"What is this?"
I was looking for some celery in the vegetable drawer. What I found looked like a dead green octopus.
There were other things in there that used to be vegetables, but were now composting at an alarming rate. Is cauliflower better-tasting when it's brown? Are carrots supposed to be as soft to the touch as raw hot dogs? And how can you tell if broccoli has gone bad? It seems to taste the same.
Why am I throwing away more veggies than I eat? Because I treat every shopping trip as a chance to stock up. If one can of peas is good, why not buy two? If one head of lettuce is good, two must be better. I keep thinking that by stocking up, I won't have to go to the grocery store as often, so I'll be saving time and money. The fact that I often end up throwing out the second head of lettuce, now wilted, or that the extra cucumbers will turn into a soggy mess in the bag I so carefully placed them in, never factors into the equation.
In my head, having a lot of greens and vegetables in my grocery cart means I'm eating healthy. But the reality is that I look at them in the fridge, then shut the door and dig around in the freezer for some hamburger patties or pizza. As you may have already guessed, buying vegetables and then throwing them out doesn't improve my health.
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I also used to buy a lot of different salad dressings that I would use once, put in the refrigerator door shelves, and forget about. Sesame Ginger, Raspberry Vinaigrette, Sriracha Ranch, Mesquite Chia Turmeric Balsamic Something-or-Other. Food buzzwords in a bottle. Yet the one I end up using over and over again was plain old Thousand Island. The others wait like understudies in a Broadway musical, hoping to get their one big chance to show what they can do. Many are months or even years past their "best used by" date, and yet they look and smell exactly the same as the day they were opened. If only food science could extend the shelf life of our bodies the way it can for salad dressing. We'd all live to be 300.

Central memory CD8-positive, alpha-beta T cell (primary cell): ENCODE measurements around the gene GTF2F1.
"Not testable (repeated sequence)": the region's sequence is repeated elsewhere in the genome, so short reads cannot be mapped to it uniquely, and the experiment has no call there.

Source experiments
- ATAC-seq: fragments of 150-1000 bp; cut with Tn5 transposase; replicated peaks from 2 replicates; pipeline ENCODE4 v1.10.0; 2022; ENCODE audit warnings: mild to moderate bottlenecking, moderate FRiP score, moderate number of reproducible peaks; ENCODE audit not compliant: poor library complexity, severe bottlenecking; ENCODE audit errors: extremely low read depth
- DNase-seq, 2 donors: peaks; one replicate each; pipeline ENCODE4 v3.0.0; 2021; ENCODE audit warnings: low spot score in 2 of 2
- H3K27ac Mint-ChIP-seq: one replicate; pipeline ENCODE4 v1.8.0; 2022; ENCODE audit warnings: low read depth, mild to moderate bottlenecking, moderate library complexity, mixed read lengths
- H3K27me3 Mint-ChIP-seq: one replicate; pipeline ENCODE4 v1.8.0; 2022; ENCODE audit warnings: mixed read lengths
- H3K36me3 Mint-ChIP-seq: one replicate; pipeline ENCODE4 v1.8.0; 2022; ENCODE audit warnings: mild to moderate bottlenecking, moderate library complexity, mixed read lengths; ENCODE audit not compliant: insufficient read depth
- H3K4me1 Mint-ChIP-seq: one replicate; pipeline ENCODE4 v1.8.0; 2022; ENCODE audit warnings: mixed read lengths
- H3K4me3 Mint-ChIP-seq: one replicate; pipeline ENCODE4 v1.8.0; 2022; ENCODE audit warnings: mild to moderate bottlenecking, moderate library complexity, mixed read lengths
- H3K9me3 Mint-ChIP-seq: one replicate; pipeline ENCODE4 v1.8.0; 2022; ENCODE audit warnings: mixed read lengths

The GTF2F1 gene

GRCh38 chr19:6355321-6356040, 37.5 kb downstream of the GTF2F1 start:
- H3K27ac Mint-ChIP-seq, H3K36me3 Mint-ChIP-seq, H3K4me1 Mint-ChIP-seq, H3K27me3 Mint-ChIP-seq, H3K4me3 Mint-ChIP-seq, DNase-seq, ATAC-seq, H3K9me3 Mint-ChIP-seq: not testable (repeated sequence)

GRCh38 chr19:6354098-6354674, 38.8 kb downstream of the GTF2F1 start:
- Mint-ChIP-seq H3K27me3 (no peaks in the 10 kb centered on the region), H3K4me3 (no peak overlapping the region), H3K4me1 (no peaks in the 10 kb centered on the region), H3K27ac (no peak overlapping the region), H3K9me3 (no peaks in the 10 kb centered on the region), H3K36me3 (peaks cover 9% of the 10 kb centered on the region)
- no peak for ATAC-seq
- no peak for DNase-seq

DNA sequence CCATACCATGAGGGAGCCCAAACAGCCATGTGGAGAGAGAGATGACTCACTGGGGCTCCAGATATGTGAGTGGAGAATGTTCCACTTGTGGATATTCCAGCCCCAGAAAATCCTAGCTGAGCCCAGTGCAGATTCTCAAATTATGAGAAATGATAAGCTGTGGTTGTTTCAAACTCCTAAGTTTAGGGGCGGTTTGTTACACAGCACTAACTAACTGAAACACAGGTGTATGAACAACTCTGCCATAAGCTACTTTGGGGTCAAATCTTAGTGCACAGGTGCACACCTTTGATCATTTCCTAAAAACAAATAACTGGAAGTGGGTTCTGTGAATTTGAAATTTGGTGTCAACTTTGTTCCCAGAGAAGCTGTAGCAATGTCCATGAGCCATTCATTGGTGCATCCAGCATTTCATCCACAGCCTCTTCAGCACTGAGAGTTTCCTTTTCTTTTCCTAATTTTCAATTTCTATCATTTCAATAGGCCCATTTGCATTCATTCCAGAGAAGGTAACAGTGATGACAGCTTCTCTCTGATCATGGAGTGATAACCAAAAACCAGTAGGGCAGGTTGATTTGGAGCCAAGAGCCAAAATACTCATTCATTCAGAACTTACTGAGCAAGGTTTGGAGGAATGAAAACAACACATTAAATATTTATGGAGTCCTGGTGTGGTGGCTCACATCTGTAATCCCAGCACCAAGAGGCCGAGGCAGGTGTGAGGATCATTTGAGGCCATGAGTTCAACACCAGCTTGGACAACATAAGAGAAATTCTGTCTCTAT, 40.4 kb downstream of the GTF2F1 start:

In her book about processed food, "Pandora's Lunchbox," journalist Melanie Warner tells a story about leaving things in her refrigerator long after their shelf lives to see what would eventually happen to them. Do they rot? Would they rot after a few weeks? Months? If not, why not? While Warner was traveling, her mother, unaware of the experiment in the fridge, stayed in her apartment for a few days and ate a nine-month-old container of guacamole. On her return, Warner wondered how her mom could have choked down something so awful, and why she wasn't in a hospital recovering from a giant case of food poisoning. Hadn't she noticed anything off? It was "a little spicy," her mom admitted. It seemed to have no effect on her health at all.
Haven't we all done that? Eaten a big hunk of cheese, and then noticed there was mold on the bottom? Spread some jam on toast, eaten it and then, while putting the lid on the jar, spotted some blue-green fur on the lip of the glass? Or spotted mold on the loaf of bread after you've eaten a sandwich? How many times have you been making a recipe that calls for sour cream, knowing full well that you have a container of it in the fridge, only to find that it's now penicillin?
Realizing I've been throwing away money on fresh food, I've started to buy more frozen produce. Now I put bags of frozen blueberries and pre-cut and sliced vegetables in my cart. I still buy two bags of each: not to save time and money, but to hide the frozen hamburgers and pizza at the bottom of the freezer from myself.
Contact Jim Mullen at email@example.com